I'm thrilled to join the team here at OWH. It feels good to be back in the world of women's health — a little like reconnecting with an old friend. Having only started on September 30, after Dr. Nancy Lee's retirement, it's been a whirlwind few weeks getting up to speed, and of course, celebrating OWH's 25th anniversary. What a great way to start as Interim Acting Director at OWH! I'd like to introduce myself by sharing with you some of my past work and what I hope to learn and contribute during my time at OWH.
Around the same time OWH was created, I was the senior program officer at the Commonwealth Fund when we launched the national initiative, Commission on Women's Health. It was an initiative focused on broadening our understanding of women's health issues and health care needs. We worked closely with OWH and other federal leaders, because we all had the same goal: We recognized the great work being done around women's reproductive health, but we needed to address all the other aspects of women's lives to improve their well-being across the lifespan. That's why my colleagues and I at the Commonwealth Fund looked at adolescent health, older women's health, menopause, depression, intimate partner violence, health care decision making, preventive services, and more. Our research contributed to the existing science on women's health, and we issued numerous publications based on our data and national survey findings to deepen the national discussion around the well-being of our nation's women.
Between my time at the Commonwealth Fund and HHS, I have focused on hospital quality and patient safety. I served as the Vice President for Quality and Patient Safety at the New York Presbyterian Hospital in New York City, and prior to that, I was the Deputy Chief Medical Officer for the New York City Health and Hospitals Corporation, creating the first office focused on improvement and safety for the entire municipal public hospital system.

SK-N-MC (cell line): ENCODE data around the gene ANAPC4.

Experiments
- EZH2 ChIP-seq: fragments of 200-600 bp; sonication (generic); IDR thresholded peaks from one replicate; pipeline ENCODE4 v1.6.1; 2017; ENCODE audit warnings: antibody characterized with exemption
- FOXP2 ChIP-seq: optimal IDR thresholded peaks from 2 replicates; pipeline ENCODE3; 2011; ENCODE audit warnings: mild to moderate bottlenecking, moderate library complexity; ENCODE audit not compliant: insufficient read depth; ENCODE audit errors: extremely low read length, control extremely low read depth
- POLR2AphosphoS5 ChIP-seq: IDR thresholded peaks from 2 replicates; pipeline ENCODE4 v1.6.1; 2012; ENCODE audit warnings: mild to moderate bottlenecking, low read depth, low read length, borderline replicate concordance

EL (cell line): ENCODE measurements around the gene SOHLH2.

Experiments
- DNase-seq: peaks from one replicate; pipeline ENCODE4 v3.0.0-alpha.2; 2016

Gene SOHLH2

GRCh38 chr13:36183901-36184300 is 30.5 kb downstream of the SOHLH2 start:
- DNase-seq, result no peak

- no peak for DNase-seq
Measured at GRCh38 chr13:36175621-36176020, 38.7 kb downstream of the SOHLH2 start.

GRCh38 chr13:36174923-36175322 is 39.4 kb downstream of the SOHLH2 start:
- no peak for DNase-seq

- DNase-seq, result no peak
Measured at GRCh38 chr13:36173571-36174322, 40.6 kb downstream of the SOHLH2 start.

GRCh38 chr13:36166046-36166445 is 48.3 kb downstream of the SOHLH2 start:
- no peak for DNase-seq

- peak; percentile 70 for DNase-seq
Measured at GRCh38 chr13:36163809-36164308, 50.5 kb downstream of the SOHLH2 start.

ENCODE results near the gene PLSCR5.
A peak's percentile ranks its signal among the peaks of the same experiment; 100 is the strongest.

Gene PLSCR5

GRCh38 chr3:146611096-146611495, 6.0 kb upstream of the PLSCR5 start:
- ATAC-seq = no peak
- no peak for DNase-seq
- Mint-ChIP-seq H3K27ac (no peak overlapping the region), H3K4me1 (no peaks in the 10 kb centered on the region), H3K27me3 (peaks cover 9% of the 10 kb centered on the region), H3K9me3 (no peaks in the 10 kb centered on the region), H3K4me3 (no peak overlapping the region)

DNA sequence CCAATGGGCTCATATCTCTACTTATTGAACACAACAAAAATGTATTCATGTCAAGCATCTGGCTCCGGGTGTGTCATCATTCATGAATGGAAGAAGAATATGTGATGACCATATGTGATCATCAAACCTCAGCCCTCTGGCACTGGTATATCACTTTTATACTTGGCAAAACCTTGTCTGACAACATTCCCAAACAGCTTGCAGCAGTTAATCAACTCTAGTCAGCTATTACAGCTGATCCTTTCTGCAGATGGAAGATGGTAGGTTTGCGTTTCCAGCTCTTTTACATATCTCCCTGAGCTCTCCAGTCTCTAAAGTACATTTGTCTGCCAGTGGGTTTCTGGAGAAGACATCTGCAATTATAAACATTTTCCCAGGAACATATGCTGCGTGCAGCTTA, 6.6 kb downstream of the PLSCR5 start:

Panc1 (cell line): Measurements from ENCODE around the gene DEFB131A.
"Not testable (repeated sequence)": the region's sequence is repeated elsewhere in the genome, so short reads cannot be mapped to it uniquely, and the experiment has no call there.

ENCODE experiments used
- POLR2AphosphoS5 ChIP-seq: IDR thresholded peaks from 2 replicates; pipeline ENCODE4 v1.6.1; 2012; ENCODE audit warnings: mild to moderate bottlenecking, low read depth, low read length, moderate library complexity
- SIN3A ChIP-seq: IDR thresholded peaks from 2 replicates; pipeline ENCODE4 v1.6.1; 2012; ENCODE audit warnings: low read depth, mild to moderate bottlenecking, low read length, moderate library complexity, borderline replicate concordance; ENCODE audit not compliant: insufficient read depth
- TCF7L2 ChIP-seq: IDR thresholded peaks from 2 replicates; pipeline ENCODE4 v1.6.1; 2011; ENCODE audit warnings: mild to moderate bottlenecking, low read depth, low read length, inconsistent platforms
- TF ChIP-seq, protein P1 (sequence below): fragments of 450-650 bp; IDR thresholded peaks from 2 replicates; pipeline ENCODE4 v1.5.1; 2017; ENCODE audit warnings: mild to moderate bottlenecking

I care deeply about improving health outcomes and the quality of health care, especially for more vulnerable populations. It's what led to my joining HHS in March 2016, where I serve as the Chief Medical Officer in the Office of the Assistant Secretary for Health (OASH). Working in this capacity, I have the chance to work across HHS to improve public health and health care service delivery for all Americans. When I was offered the opportunity to be the Interim Acting Director at OWH, I couldn't pass it up. I'm excited to have the opportunity to think about women's health issues again, and to connect the work of OWH with other work across HHS.
I'm quickly learning where we've made progress and what we still need to work on. The improvements have been tremendous. Women are now enjoying longer, healthier lives. We've seen a decrease in death rates from heart disease, stroke, and many cancers, and thanks to the Affordable Care Act, 9.5 million women have gained health insurance coverage. However, there are still many areas of women's health that we need to work on. For example, about 64% of women over 18 are overweight or obese; they're almost twice as likely as men to experience depression; over 1 in 5 women have experienced severe physical violence by an intimate partner at some point in their lifetime; and women often serve as the primary caregiver for those they love, putting their own health on the backburner.
These issues — along with many others — are top of mind for OWH. Already, I've been incredibly impressed with the depth of the programs OWH is working on and the thoughtfulness given to each project. I am beyond excited to work more closely with the team here on these programs, and I look forward to being part of the conversations that help us determine where there are new opportunities or areas we've yet to focus on. To these discussions, I'll bring my experiences as the Chief Medical Officer at OASH. I'm interested in seeing how we can best support women in varied environments and at various stages across the lifespan.
I'm looking forward to the next few months in my role as Interim Acting Director and helping OWH wrap up its 25th anniversary year. Thanks to the Office, women's health is firmly rooted in the national conversation, and I am honored to continue that work and to help set the direction for the next 25 years.